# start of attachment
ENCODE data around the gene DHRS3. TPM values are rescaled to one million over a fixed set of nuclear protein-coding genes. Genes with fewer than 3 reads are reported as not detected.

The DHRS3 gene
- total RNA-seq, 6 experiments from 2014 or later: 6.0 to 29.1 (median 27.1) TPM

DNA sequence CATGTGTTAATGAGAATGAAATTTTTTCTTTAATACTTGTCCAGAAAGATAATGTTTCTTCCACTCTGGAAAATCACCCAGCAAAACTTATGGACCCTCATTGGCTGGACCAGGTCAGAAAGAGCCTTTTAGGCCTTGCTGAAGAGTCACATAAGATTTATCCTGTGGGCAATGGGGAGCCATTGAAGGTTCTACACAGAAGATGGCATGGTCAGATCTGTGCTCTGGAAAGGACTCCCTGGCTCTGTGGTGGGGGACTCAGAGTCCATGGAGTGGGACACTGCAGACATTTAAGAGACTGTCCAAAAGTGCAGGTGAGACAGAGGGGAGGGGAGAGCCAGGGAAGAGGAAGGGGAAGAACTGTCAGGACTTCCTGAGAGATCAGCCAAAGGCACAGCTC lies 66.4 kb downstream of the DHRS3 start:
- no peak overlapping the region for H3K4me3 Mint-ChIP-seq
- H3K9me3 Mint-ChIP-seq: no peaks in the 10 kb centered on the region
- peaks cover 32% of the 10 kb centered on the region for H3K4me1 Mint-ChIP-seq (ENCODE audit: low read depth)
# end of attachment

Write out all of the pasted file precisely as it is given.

ENCODE data around the gene DHRS3. TPM values are rescaled to one million over a fixed set of nuclear protein-coding genes. Genes with fewer than 3 reads are reported as not detected.

The DHRS3 gene
- total RNA-seq, 6 experiments from 2014 or later: 6.0 to 29.1 (median 27.1) TPM

DNA sequence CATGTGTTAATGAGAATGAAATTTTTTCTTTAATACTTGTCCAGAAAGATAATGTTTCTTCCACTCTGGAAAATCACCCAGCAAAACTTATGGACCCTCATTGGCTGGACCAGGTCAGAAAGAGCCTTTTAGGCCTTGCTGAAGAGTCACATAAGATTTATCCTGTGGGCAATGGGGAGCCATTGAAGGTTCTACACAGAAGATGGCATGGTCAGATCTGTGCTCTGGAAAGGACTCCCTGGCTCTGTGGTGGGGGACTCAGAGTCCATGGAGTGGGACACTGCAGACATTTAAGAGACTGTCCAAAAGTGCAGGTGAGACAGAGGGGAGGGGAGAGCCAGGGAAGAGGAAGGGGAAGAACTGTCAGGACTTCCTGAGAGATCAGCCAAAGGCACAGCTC lies 66.4 kb downstream of the DHRS3 start:
- no peak overlapping the region for H3K4me3 Mint-ChIP-seq
- H3K9me3 Mint-ChIP-seq: no peaks in the 10 kb centered on the region
- peaks cover 32% of the 10 kb centered on the region for H3K4me1 Mint-ChIP-seq (ENCODE audit: low read depth)